Binary Acids vs Oxyacids
Acids are defined in several ways by various scientists. Arrhenius defines an acid as a substance that donates H3O+ ions in the solution. Bronsted- Lowry defines a base as a substance that can accept a proton. Lewis acid definition is far common than the above two. According to it, any electron pair donator is a base. According to the Arrhenius or Bronsted-Lowry definition, a compound should have a hydrogen and the ability to donate it as a proton to be an acid. But according to Lewis, there can be molecules, which don’t possess hydrogen, but can act as an acid. For example, BCl3 is a Lewis acid, because it can accept an electron pair. An alcohol can be a Bronsted-Lowry acid, because it can donate a proton; however, according to Lewis, it will be a base. Regardless of the above types of acids which are defined differently, acids can be described and classified in many other ways. For example, acids are classified as inorganic and organic acids depending on the elements they have. In this article, we are going to focus on another way of classifying acids, which is as binary acids and oxyacids.
Binary acids are molecules, which contain two elements; one element is hydrogen, and the other one is a nonmetal element, which is more electronegative than hydrogen. Therefore, binary acids can donate H+ ions in aqueous media. HCl, HF, HBr, and H2S are some of the examples for binary acids. These show different properties when they are in pure form and when they are in aqueous media. In the nomenclature of binary acids, if the acid is in the pure form, the name starts with “hydrogen” and the anionic name ends with “-ide”. For example, HCl is named as hydrogen chloride. Aqueous binary acid solution names are starting with “hydro”, and the anion name ends with “ic”. The word “acid” is added to the end of the name. For example, aqueous HCl solution is named as hydrochloric acid. The strength of the binary acid is determined by how readily it donates H+ to the medium. If the bond between the hydrogen and the other element is weak, it can readily donate the proton; thus, the acid is stronger. The stability of the formed anion is also affecting the proton donation ability. For example, HI is a stronger acid than HCl, because I– anion is more stable than the Cl– anion.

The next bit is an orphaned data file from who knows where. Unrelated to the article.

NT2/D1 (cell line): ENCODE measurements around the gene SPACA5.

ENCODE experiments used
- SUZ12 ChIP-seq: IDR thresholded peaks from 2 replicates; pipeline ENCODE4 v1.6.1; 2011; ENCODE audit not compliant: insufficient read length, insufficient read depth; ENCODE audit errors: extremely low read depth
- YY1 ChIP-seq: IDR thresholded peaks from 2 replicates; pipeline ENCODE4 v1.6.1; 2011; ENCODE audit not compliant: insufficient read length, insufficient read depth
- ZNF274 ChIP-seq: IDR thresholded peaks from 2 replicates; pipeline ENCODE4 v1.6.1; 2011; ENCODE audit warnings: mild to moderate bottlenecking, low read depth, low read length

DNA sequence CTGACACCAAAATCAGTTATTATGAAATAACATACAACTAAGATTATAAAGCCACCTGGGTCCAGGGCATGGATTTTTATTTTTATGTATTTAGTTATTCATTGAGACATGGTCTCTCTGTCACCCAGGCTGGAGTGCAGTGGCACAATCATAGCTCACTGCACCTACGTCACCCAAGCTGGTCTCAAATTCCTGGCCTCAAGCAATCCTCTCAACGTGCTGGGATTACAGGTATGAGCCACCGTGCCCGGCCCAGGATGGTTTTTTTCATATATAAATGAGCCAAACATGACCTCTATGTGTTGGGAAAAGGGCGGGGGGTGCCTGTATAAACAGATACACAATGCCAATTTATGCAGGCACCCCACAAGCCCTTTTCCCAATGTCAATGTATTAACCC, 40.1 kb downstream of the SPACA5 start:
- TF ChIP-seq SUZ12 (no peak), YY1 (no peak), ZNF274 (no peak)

These are acids, which contain an oxygen atom in the molecule. HNO3, H2SO4, H2CO3, H3PO4, CH3COOH are some of the common oxyacids. Other than the oxygen there is at least one another element, and at least one hydrogen atom in the molecule. The ability to donate one or more protons is essential to make the element an acid. The hydrogen of the oxyacid is bound with the oxygen atom. So in these acids the acidity is determined by the electronegativity of the central atom and the number of oxygen atoms.
What is the difference between Binary Acids and Oxyacids?
• Oxyacids contain at least one oxygen atom in the molecule and binary acids do not contain oxygen. Binary acids have hydrogen and another non metal element in the molecule.
• In oxyacids, the proton that is being donated is attached to the oxygen atoms. In binary acids, the hydrogens are attached to the other nonmetal element.
• The binary acid strength is determined by the bond strength of the H-X (X= nonmetal) bond. But in oxyacids, the acid strength is determined by the electronegativity of the central atom and the number of oxygen atoms.